For more information on Covid-19 vaccine side effects and safety, please visit the NHS website here. And remember, you can take painkillers such as paracetamol if you need to. If your symptoms get worse or you’re worried, call 111.

If you have a high temperature that lasts longer than two days, a new, continuous cough or a loss or change to your sense of smell or taste, you may have Covid-19. Stay at home and get a test.

You cannot catch Covid-19 from the vaccine, but you may have caught it just before or after your vaccination.

Testing

On arrival back at university, you should take two LFD tests (3-4 days apart) using home test kits (LFD Collect) and test twice a week thereafter.

You can pick up home Covid-19 Lateral Flow testing kits from our on-campus collection points:
Luton, The Print Shop based at 45 Park St, Luton LU1 3JX – 9am to 3pm
Bedford, Gateway – 9am to 3pm
Aylesbury Campus – students can collect kits from the library 

As well as picking up home testing kits on campus, you can also get tested within your local community: LutonBedfordMilton KeynesAylesburyLondon BridgeBirmingham or order home testing kits from the government website.

 If you have tested positive for Covid-19 you are legally required to self-isolate. You must also self-isolate if you have been contacted by NHS Track and Trace. From Monday 16 August, people fully vaccinated or under 18 will not need to self-isolate after close contact with someone who has Covid-19. You’ll still need to take a PCR test and self-isolate if it’s positive, or if you have symptoms. 

You must follow Government and NHS guidance. After you have completed a Covid-19 test you should report your test results via the government Covid-19 test reporting serivce. You should report every test you do regardless of whether it is positive or negative.  Students with a positive test result must inform our Advisors, whether you are on campus or at home, by emailing: returntocampus@beds.ac.uk For more information about what you should do if you test positive for Covid-19 click hereYou must stay away from campus if you are feeling unwell.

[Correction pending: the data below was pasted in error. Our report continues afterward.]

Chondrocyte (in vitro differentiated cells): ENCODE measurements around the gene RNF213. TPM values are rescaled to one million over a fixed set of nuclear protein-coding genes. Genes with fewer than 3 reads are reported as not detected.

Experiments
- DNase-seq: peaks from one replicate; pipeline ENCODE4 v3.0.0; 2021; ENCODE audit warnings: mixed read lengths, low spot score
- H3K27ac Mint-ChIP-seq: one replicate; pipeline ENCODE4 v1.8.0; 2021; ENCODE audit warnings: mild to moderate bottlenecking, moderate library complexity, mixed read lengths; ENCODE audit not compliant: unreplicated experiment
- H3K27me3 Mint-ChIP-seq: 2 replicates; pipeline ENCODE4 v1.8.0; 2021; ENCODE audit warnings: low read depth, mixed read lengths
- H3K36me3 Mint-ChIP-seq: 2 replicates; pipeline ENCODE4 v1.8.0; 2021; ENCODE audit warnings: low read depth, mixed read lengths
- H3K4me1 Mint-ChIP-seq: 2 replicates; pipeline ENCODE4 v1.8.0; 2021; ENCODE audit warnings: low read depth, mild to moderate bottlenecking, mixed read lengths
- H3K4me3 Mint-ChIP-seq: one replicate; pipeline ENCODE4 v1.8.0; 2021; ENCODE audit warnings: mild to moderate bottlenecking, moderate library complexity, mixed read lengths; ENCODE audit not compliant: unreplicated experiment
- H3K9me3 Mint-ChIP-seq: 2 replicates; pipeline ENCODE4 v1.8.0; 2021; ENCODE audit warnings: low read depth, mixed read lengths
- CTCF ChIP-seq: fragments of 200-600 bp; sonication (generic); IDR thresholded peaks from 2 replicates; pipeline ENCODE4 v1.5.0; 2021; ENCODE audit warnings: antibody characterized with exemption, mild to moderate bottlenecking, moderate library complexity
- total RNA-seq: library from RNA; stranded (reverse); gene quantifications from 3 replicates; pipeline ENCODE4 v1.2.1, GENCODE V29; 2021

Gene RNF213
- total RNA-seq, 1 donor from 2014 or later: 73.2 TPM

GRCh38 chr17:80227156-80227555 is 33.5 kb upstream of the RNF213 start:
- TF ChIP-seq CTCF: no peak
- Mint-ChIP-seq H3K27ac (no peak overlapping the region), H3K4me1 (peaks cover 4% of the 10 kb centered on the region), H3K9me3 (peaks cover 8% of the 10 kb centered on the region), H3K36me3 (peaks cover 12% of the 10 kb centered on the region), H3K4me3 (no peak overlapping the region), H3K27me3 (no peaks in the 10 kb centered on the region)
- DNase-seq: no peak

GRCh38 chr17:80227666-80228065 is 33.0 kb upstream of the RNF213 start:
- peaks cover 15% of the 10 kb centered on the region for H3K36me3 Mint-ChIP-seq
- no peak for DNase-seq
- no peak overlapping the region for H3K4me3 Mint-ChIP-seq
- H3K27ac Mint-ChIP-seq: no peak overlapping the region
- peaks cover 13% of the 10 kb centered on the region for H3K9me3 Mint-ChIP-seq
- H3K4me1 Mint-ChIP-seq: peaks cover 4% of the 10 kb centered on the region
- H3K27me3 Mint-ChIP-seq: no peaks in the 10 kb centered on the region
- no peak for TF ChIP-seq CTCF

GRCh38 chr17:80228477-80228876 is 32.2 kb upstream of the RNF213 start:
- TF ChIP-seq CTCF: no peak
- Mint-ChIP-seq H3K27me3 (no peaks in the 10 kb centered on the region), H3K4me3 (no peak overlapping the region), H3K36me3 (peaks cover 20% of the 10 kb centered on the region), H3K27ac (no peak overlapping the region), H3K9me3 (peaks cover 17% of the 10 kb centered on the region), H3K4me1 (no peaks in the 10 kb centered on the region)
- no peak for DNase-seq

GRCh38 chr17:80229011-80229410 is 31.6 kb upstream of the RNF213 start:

The Brand New ‘Beds SU Housing Guide’ is Here

Finding housing during your studies can be challenging.

Knowing your rights and the rules that you and your landlord need to adhere to when entering into a tenancy agreement can take time. 

To help you through the process of finding somewhere to live, Beds SU has put together a Housing Guide which contains details on the above, as well as information for those who intend to share a home with other occupants.

Don’t forget, we’re always here to help. Beds SU’s Advice Service can help you to understand your rights, contracts and much more. Simply email us on help@bedssu.co.uk

The Sunflower Scheme – Supporting Individuals with Hidden Disabilities

The Sunflower Scheme is a global initiative aimed at offering individuals with hidden disabilities a simple way to make their invisible impairment visible through the wearing of a lanyard, wristband or presenting a card displaying the sunflower logo.

Beds SU is a member of the Sunflower Scheme

Beds SU proudly signed up to support the Sunflower Scheme in 2020, training all staff to recognise the ways in which individuals may need extra help to access our services or venues in the hope of ensuring individuals with hidden disabilities feel more comfortable in our spaces.  You don’t have to wear the sunflower however to ‘prove’ your disability, Beds SU believes in self-identification and so be assured you can ask for help anytime.

How and where to access support? 

You can buy an official lanyard, card or wristband from the organisers of the scheme and if you chose to can wear it or present it to Beds SU staff who will talk with you about the support you need in a safe and confidential place and then offer any assistance we can. 

The sunflower isn’t only recognised within your SU, but in a growing number of transport hubs (e.g. airports) and public spaces (e.g. shopping centres), check out the ‘find the sunflower’ locator on the site for details on all businesses supporting the scheme near you.